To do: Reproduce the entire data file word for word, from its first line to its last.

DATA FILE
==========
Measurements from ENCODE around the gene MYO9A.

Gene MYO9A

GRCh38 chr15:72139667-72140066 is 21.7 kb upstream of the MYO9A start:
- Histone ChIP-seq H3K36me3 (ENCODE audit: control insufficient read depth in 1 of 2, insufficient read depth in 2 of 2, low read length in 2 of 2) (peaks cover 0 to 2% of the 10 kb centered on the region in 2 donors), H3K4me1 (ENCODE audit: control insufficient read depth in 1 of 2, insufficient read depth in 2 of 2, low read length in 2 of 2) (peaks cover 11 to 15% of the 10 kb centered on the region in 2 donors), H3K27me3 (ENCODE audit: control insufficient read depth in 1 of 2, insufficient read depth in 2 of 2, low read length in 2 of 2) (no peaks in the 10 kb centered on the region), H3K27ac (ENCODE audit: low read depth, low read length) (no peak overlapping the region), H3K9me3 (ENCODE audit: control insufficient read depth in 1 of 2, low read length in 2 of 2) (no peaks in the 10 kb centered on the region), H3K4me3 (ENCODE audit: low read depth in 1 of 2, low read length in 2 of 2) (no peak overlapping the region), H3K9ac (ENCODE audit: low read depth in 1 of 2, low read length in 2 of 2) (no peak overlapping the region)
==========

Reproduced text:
Measurements from ENCODE around the gene MYO9A.

Gene MYO9A

GRCh38 chr15:72139667-72140066 is 21.7 kb upstream of the MYO9A start:
- Histone ChIP-seq H3K36me3 (ENCODE audit: control insufficient read depth in 1 of 2, insufficient read depth in 2 of 2, low read length in 2 of 2) (peaks cover 0 to 2% of the 10 kb centered on the region in 2 donors), H3K4me1 (ENCODE audit: control insufficient read depth in 1 of 2, insufficient read depth in 2 of 2, low read length in 2 of 2) (peaks cover 11 to 15% of the 10 kb centered on the region in 2 donors), H3K27me3 (ENCODE audit: control insufficient read depth in 1 of 2, insufficient read depth in 2 of 2, low read length in 2 of 2) (no peaks in the 10 kb centered on the region), H3K27ac (ENCODE audit: low read depth, low read length) (no peak overlapping the region), H3K9me3 (ENCODE audit: control insufficient read depth in 1 of 2, low read length in 2 of 2) (no peaks in the 10 kb centered on the region), H3K4me3 (ENCODE audit: low read depth in 1 of 2, low read length in 2 of 2) (no peak overlapping the region), H3K9ac (ENCODE audit: low read depth in 1 of 2, low read length in 2 of 2) (no peak overlapping the region)